The ‘Miracle of Istanbul’ not only reignited Liverpool’s love affair with the competition, now branded the Champions League, but also that of English football more widely.

Rafa Benitez’s side joined Chelsea, Arsenal and bitter rivals Man Utd as staples of the knockout rounds in the late 2000s, as Premier League battles took centre stage deep into the competition.

Inspired by Steven Gerrard, the Reds made it five in 2005 as they produced one of the competition’s most storied comebacks in a remarkable second half. The result shocked European heavyweights Milan, but the Italians would exact revenge two years later in Athens.

Those fixtures were either side of Arsenal’s first ever Champions League final, which ultimately ended in defeat against a Barcelona side at the beginning of their unprecedented success in Spain and Europe.

Gunners’ goalkeeper Jens Lehmann made history for all the wrong reasons, as he become the first player sent off in the final of the continent’s premier cup competition.

Season Match Venue
2004-05 Liverpool 3-3 Milan (3-2 on penalties) Atatürk Olympic Stadium, Istanbul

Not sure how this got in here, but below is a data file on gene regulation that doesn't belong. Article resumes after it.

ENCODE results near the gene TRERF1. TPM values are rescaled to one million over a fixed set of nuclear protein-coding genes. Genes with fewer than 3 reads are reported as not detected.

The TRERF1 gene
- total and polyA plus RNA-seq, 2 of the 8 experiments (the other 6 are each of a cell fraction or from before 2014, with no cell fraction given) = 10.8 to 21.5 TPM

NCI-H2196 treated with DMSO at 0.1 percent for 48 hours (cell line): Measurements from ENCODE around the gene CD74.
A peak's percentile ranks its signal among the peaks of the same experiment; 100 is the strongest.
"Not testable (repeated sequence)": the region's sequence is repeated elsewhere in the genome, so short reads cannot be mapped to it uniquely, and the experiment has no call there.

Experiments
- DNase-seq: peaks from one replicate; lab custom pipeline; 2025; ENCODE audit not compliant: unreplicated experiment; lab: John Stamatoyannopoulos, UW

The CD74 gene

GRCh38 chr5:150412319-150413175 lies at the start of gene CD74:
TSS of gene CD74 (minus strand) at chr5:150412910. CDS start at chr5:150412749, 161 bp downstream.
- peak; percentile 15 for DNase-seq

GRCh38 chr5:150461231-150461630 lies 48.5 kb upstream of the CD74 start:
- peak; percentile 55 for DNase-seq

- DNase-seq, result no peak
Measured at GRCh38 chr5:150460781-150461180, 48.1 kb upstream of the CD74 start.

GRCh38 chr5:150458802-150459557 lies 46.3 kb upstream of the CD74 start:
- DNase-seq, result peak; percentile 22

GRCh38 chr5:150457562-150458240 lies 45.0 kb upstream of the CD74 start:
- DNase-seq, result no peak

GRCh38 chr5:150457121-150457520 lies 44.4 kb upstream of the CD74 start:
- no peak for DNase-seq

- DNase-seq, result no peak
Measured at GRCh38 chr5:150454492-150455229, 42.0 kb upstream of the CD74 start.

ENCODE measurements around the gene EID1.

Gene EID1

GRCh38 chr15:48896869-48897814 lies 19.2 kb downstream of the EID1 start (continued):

2005-06 Barcelona 2-1 Arsenal Stade de France, Saint-Denis
2006-07 Milan 2-1 Liverpool Olympic Stadium, Athens
2007-08 Manchester United 1-1 Chelsea (6-5 on penalties) Luzhniki Stadium, Moscow
2008-09 Barcelona 2-0 Manchester United Stadio Olimpico, Rome
2009-10 Internazionale 2-0 Bayern Munich Santiago Bernabéu Stadium, Madrid
2010-11 Barcelona 3-1 Manchester United Wembley Stadium, London
2011-12 Chelsea 1-1 Bayern Munich (4-3 on penalties) Allianz Arena, Munich

Under Pep Guardiola’s guidance and inspired by Lionel Messi, Barcelona would also become the scourge of United as they reigned supreme in the 2009 and 2011 final meetings between the sides.

Sir Alex Ferguson’s charges won just one of the three finals they competed in across four years, but picked up three Premier League titles in that time to shows how stiff the competition was for any of the traditional ‘top four’ on both fronts.

The Red Devils’ glory came in the first all-English European Cup or Champions League final, where they dealt penalty heartbreak to John Terry’s Chelsea on a rainy night in Moscow.